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The Oxford Handbook of Epistemology$
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Paul K. Moser

Print publication date: 2002

Print ISBN-13: 9780195130058

Published to Oxford Scholarship Online: November 2003

DOI: 10.1093/0195130057.001.0001

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The Sources of Knowledge

The Sources of Knowledge

Chapter:
(p.71) Chapter 2 The Sources of Knowledge
Source:
The Oxford Handbook of Epistemology
Author(s):

Robert Audi

Publisher:
Oxford University Press
DOI:10.1093/0195130057.003.0003

In “The Sources of Knowledge,” Robert Audi distinguishes what he calls the “four standard basic sources” by which we acquire knowledge or justified belief: perception, memory, consciousness, and reason. With the exception of memory, he distinguishes each of the above as a basic source of knowledge (a source that yields knowledge or justified belief without positive dependence on another source). Audi contrasts basic sources with nonbasic sources, concentrating on testimony. After clarifying the relationship between a source and a ground, or “what it is in virtue of which one knows or justifiedly believes,” Audi evaluates the basic sources’ individual and collective autonomy as well as their vulnerability to defeasibility. He also examines the relationship of coherence to knowledge and justification, noting the distinction between a negative dependence on incoherence and a positive dependence on coherence.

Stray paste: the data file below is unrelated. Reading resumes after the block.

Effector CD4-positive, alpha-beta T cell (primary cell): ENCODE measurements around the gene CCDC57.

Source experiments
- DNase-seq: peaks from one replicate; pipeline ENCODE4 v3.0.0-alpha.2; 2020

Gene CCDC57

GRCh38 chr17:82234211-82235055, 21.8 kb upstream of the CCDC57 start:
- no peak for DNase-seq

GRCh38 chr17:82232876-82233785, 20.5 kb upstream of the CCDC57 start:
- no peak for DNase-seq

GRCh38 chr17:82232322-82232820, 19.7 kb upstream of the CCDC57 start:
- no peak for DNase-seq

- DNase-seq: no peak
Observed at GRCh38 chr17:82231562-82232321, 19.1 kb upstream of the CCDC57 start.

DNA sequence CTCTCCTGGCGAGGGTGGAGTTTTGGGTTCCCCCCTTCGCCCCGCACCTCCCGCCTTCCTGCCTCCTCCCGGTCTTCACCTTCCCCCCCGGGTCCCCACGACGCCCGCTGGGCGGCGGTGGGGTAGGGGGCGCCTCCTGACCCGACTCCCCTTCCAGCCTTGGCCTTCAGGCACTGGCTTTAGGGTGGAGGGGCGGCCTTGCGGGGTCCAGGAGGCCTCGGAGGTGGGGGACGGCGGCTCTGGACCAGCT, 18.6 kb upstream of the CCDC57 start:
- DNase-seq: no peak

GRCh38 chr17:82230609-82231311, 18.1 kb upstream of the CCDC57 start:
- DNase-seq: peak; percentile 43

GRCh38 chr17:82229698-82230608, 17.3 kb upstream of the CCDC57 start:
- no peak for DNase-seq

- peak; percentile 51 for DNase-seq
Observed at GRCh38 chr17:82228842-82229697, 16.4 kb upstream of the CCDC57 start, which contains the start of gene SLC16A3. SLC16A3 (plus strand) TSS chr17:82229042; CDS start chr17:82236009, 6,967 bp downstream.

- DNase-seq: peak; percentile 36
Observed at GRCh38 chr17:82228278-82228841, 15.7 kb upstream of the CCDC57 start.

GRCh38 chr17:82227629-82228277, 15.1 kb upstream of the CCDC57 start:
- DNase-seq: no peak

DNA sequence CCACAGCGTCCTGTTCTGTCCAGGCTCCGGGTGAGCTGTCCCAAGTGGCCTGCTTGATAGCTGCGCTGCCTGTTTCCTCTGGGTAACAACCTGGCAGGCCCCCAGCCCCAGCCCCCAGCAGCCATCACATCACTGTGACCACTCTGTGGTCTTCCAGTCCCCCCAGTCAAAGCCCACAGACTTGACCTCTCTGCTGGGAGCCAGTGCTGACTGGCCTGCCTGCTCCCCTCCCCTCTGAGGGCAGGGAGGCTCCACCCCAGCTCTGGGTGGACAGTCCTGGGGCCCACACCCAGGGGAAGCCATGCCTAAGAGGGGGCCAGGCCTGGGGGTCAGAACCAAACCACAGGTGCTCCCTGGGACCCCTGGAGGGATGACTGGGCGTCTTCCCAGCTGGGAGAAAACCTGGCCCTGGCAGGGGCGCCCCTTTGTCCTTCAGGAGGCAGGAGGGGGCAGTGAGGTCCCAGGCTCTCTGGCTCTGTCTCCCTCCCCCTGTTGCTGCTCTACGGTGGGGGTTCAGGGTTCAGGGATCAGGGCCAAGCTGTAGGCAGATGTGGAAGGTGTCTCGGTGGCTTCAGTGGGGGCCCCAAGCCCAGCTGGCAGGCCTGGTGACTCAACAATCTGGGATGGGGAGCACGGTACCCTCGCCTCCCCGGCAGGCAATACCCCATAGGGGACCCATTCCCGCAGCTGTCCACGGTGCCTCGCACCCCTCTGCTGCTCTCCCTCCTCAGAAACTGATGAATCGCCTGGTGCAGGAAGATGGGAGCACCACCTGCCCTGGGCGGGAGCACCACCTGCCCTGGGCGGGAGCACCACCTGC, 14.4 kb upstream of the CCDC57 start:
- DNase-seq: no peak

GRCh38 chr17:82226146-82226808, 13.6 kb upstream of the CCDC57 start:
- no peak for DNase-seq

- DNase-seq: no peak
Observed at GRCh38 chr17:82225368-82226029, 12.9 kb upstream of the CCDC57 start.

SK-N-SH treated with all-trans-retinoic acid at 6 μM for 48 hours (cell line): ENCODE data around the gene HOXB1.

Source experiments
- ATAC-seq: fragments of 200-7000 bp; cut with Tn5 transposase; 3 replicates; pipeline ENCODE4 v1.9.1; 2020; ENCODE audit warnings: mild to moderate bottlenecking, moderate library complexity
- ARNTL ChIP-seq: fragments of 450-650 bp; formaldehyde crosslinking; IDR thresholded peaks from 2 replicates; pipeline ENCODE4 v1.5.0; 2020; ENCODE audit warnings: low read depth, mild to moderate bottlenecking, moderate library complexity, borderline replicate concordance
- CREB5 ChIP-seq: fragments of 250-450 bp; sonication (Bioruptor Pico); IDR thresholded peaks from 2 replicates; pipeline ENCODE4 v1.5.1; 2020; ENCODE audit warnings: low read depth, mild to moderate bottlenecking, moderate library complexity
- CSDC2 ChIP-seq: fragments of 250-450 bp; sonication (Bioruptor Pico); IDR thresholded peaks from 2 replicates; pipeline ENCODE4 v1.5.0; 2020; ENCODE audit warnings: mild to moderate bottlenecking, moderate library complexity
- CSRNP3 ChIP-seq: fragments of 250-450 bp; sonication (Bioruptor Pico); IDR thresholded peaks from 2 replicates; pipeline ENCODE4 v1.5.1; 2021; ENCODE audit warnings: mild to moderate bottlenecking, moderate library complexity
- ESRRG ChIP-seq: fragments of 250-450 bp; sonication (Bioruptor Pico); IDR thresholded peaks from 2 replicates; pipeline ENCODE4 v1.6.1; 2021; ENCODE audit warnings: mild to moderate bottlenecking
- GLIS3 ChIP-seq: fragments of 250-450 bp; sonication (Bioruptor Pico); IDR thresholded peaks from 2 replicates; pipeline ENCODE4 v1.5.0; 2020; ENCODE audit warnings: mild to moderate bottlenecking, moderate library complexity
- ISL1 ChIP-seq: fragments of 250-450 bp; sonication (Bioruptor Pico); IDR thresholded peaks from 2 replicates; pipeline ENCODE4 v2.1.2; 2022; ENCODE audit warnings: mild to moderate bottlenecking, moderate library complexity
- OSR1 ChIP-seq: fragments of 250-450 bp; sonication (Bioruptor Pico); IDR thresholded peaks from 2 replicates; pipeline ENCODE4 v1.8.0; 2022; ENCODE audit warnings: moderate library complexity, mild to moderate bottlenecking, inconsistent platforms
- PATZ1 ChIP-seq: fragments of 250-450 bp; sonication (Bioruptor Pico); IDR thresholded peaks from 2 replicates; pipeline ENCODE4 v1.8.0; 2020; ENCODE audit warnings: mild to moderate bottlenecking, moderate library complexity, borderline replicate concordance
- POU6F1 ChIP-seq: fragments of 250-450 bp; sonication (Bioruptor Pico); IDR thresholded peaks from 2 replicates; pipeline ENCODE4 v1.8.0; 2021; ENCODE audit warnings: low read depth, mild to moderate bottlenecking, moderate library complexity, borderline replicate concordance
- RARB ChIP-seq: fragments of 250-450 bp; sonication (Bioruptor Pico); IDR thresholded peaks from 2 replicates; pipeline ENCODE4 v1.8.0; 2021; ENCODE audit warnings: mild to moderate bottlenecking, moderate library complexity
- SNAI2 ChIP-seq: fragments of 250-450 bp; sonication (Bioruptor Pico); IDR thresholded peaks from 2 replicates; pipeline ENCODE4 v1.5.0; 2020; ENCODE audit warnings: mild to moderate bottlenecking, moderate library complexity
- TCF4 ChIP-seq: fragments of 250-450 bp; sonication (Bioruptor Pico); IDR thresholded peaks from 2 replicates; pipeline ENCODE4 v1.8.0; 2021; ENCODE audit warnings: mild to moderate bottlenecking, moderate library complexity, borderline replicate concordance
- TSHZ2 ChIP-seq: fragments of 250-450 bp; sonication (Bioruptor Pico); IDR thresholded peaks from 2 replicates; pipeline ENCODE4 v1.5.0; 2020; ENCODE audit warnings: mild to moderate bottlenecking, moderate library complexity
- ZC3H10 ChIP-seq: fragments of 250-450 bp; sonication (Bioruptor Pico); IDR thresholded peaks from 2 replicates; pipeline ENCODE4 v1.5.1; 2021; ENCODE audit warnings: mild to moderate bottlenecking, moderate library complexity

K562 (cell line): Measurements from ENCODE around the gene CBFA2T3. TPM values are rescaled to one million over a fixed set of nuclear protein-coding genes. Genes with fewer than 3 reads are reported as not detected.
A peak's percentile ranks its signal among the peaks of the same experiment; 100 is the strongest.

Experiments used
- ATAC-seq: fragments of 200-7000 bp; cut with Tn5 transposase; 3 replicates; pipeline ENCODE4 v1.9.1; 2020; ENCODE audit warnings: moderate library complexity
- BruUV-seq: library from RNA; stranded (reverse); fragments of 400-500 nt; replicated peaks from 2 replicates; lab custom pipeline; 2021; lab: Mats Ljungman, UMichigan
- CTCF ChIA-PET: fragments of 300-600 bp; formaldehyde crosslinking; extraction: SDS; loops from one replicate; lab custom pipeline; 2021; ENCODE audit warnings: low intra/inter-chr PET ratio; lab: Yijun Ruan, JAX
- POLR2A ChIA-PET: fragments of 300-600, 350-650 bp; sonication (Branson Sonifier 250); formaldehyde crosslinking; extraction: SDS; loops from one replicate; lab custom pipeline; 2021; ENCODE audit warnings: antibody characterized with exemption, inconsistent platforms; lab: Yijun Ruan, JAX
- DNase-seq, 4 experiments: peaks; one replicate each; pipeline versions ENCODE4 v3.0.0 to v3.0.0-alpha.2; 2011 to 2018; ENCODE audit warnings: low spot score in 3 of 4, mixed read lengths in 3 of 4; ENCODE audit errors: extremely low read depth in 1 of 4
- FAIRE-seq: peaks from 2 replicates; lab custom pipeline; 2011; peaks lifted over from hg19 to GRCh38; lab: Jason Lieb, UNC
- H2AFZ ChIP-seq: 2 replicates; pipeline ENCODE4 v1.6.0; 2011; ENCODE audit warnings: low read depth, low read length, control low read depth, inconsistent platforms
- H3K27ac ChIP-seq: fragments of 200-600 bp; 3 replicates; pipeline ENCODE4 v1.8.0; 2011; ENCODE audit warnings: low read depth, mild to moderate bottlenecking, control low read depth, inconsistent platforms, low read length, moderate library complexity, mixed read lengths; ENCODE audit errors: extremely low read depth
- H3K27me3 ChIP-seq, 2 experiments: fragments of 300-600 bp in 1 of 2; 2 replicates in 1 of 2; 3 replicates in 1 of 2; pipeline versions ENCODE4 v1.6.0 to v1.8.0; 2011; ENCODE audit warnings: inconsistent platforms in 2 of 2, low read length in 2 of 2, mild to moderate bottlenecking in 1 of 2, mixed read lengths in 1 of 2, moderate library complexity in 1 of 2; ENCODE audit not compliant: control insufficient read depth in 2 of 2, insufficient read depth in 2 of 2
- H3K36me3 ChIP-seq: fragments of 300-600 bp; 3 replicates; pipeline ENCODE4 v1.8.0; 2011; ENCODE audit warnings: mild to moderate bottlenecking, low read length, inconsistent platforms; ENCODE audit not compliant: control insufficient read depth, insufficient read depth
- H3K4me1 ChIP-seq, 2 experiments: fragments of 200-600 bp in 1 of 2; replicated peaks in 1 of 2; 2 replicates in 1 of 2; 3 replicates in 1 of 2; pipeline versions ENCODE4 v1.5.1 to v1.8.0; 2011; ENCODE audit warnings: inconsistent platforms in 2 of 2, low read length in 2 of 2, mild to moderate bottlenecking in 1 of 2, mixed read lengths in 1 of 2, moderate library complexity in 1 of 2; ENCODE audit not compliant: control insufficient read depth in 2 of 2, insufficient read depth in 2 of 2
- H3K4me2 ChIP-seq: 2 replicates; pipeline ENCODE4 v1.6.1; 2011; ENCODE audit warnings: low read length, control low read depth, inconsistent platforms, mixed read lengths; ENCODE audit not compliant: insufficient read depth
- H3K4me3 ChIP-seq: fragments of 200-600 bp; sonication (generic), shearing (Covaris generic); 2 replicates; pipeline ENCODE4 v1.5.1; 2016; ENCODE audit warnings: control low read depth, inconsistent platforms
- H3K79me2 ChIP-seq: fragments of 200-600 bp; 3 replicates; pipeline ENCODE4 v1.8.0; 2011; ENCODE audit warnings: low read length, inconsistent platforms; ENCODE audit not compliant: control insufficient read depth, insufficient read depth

Keywords:   Robert Audi, basic, coherence, consciousness, defeasibility, ground, knowledge, memory, perception, reason, source, testimony

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